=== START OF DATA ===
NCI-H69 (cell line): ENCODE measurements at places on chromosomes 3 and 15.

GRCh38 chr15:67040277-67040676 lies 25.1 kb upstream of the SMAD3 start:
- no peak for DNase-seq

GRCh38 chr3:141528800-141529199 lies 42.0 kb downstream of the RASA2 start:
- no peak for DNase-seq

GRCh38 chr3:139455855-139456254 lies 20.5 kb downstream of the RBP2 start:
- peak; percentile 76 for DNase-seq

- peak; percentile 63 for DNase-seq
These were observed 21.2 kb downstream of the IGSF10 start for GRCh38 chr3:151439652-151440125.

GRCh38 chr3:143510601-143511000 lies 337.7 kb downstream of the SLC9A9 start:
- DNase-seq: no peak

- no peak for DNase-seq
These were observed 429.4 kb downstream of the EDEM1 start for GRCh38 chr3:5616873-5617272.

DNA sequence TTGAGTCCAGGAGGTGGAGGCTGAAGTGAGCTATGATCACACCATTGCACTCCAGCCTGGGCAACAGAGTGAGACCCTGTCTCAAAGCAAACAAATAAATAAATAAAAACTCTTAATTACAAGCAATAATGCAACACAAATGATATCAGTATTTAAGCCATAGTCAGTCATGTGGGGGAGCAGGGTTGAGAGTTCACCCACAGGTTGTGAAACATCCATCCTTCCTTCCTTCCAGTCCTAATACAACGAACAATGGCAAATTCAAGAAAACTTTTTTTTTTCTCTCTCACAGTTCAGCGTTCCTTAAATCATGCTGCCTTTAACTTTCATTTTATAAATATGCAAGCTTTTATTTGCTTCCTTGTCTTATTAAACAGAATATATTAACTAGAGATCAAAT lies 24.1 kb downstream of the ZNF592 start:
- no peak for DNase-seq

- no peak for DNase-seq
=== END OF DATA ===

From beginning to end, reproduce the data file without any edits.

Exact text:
NCI-H69 (cell line): ENCODE measurements at places on chromosomes 3 and 15.

GRCh38 chr15:67040277-67040676 lies 25.1 kb upstream of the SMAD3 start:
- no peak for DNase-seq

GRCh38 chr3:141528800-141529199 lies 42.0 kb downstream of the RASA2 start:
- no peak for DNase-seq

GRCh38 chr3:139455855-139456254 lies 20.5 kb downstream of the RBP2 start:
- peak; percentile 76 for DNase-seq

- peak; percentile 63 for DNase-seq
These were observed 21.2 kb downstream of the IGSF10 start for GRCh38 chr3:151439652-151440125.

GRCh38 chr3:143510601-143511000 lies 337.7 kb downstream of the SLC9A9 start:
- DNase-seq: no peak

- no peak for DNase-seq
These were observed 429.4 kb downstream of the EDEM1 start for GRCh38 chr3:5616873-5617272.

DNA sequence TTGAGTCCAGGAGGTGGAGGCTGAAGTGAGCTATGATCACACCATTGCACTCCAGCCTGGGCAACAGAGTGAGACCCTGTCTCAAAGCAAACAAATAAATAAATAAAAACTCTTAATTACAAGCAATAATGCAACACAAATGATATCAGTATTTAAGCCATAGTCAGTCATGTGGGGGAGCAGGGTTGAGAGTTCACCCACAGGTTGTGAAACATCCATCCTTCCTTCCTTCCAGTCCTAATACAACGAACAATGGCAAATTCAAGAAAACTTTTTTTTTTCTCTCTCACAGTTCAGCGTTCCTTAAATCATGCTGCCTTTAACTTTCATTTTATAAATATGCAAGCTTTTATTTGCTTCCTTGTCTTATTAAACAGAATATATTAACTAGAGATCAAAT lies 24.1 kb downstream of the ZNF592 start:
- no peak for DNase-seq

- no peak for DNase-seq